Originally a thread on Twitter.

Because of this, I'm watching @jlericson's career with some interest: he's moved into a team management role in his new company, and it is fascinating to watch as he works to bring this experience to bear on the problems that he faces - both within his new communites, and team.—Shog9

I'm gonna take this as an opportunity to chat about what it can be like to have total authority over a small part of someone else's life and how it's not nearly as hard as it might seem. Or if it seems like having this sort of authority is easy, how it's paradoxically impossible.

I used to tell moderators that there were only a handful of irreversible decisions they could make and they were all merges. Merging user accounts turned out to be so difficult to undo and so potentially harmful, we took that power away from mods (who can delete users and posts).

Once you see that decisions can be reversed, it's incredibly freeing. I'm ridiculously cautious by nature, but I learned to take action rather than over-analyzing everything. (I mean . . . I still over-analyze. I just do it after making a decision rather than before.)

Of course fixing bad decisions takes work. If I suspend an innocent person, it might take months of effort to restore trust. That's a powerful incentive not to screw up. The other impediment to fixing mistakes, of course, is failing to recognize them in the first place.

Stack Overflow has had a culture of arrogance. Obviously the community is seen as arrogant. But the company has (had?) it worse. "We only hire the best" is something a lot of companies claim. In Stack Overflow's case, that sentiment was true. I saw a lot of imposter syndrome.

There's no way I will ever work with as much talent as when I was with Stack Overflow. But it came at an enormous cost. Invariably we'd make mistakes and not learn from them. The less technical the work, the greater the odds the company assumed it knew best.

Now that I'm a manager of other employees, I can see how treacherous that could be. If I use the wrong syntax, a compiler will notify me within seconds. If I screw up in management, I might only find out after it really is too late to fix. People fear contradicting their boss.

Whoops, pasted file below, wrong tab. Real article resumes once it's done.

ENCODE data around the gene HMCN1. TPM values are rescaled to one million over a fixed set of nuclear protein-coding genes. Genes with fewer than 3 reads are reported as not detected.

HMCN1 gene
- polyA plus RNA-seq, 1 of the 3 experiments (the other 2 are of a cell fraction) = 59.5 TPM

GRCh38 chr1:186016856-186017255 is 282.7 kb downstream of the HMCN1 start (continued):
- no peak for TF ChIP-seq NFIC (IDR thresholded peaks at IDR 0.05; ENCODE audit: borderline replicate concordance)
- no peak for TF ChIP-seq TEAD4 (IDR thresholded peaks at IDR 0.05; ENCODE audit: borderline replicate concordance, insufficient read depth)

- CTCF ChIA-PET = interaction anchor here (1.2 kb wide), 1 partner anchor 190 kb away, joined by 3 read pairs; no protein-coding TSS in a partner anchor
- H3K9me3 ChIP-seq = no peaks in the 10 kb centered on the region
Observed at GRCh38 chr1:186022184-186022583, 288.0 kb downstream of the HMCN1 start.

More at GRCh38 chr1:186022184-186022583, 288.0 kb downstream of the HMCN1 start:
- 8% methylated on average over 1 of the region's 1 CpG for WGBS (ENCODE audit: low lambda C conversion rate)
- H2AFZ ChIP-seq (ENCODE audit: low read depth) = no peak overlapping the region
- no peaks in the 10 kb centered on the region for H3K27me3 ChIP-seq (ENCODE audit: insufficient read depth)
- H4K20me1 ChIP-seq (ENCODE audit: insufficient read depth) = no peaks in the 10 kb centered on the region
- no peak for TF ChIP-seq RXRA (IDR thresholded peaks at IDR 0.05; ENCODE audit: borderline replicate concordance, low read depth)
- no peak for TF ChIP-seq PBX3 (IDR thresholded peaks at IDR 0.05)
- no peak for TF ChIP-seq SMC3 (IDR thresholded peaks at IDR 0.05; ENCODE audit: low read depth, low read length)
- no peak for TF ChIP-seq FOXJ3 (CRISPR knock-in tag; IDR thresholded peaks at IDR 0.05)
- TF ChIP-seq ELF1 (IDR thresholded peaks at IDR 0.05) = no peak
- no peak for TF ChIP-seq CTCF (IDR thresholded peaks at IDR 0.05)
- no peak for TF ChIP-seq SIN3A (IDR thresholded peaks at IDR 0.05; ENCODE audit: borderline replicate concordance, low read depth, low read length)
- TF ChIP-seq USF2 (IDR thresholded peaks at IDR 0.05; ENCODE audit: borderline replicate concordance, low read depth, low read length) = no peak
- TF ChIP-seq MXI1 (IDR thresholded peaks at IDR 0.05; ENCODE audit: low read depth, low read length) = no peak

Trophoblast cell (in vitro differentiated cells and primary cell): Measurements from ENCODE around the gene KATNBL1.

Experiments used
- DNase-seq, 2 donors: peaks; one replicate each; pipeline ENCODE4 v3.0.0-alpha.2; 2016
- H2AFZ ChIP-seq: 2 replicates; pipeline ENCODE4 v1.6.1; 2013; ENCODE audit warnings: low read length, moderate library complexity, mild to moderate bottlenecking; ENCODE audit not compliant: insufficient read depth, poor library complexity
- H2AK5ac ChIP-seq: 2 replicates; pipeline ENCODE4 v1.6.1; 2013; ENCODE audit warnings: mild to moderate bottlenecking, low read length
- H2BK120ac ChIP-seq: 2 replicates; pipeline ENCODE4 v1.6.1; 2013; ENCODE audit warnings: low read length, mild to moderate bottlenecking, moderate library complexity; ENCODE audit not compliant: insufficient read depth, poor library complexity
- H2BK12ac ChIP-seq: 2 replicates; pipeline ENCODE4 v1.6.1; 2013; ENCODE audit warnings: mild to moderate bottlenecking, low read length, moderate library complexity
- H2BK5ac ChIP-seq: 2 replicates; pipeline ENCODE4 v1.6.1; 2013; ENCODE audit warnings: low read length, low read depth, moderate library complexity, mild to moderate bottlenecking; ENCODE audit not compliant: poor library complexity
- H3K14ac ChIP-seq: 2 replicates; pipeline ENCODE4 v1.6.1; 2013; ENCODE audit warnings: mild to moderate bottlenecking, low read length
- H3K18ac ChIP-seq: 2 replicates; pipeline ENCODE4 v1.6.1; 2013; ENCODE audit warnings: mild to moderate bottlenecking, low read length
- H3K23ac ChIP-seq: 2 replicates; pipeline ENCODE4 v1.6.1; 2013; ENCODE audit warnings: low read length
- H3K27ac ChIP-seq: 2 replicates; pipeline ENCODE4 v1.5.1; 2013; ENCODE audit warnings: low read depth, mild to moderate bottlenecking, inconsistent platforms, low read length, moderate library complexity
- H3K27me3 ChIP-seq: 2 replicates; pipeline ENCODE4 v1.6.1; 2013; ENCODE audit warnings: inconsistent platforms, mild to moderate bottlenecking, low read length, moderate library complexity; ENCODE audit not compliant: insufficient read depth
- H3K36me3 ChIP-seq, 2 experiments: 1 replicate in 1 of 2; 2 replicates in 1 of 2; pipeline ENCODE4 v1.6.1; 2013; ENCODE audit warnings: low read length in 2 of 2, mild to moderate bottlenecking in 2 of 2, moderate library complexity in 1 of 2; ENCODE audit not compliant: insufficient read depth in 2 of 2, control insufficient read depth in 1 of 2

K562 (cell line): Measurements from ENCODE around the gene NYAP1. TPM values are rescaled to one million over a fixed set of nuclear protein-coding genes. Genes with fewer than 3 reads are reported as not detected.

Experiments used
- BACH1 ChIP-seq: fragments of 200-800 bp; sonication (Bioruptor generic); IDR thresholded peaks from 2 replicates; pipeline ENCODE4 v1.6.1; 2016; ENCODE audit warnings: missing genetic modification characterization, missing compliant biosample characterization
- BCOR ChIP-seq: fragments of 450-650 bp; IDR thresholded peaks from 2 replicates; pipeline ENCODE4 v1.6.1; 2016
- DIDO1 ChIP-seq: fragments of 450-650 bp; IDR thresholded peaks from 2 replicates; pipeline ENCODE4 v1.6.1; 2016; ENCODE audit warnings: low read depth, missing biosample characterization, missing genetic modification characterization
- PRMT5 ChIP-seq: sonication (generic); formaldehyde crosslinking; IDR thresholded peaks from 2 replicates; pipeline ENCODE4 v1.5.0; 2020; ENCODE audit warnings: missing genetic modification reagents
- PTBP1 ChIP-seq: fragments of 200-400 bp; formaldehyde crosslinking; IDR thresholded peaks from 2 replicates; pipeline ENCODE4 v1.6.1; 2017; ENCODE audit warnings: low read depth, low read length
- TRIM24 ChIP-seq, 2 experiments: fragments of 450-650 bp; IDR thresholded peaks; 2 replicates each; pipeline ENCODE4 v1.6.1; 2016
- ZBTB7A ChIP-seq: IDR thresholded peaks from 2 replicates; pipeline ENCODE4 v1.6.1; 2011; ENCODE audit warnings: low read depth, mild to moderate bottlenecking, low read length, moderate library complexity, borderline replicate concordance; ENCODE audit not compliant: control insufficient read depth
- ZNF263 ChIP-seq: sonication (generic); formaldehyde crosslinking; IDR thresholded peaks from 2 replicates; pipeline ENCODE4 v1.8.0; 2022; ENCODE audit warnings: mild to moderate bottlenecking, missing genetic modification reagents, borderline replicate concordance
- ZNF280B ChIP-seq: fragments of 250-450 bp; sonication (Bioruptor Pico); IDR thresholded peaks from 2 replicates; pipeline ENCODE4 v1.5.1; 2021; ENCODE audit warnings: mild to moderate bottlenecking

Mixing "we only hire the best" with problems that are way trickier to solve than anything you might come across as a developer results in absolute terror of admitting fault. Apologies come in the "I'm sorry I hurt your [fragile] feelings" variety rather than "let's fix this".

Or, if there is an attempt to fix the problem, management expects everyone to "be a team player". Otherwise they can't maintain the illusion they know what they are doing. (Needless to say, this doesn't work so well when the problem is technical in nature.)

By the way, there's no functional difference between people who think they know what's best and people who don't know what's best but are afraid to let anyone know. Neither is capable of digging themselves out of their own hole. They'd rather let the world burn than admit fault.

There's a video I saw a few years ago that completely spoils "Tinker Tailor Soldier Spy", but hammers what I love about that movie and the book it was based on. George Smiley navigates the world of espionage with humility.

I'm making management mistakes pretty much constantly, but that's fine as long as I'm fixing them as fast as I can. In order to do that, I must be constantly alert to my own failings. I must be open to the idea that other people might know my job better than I do. (Sometimes.)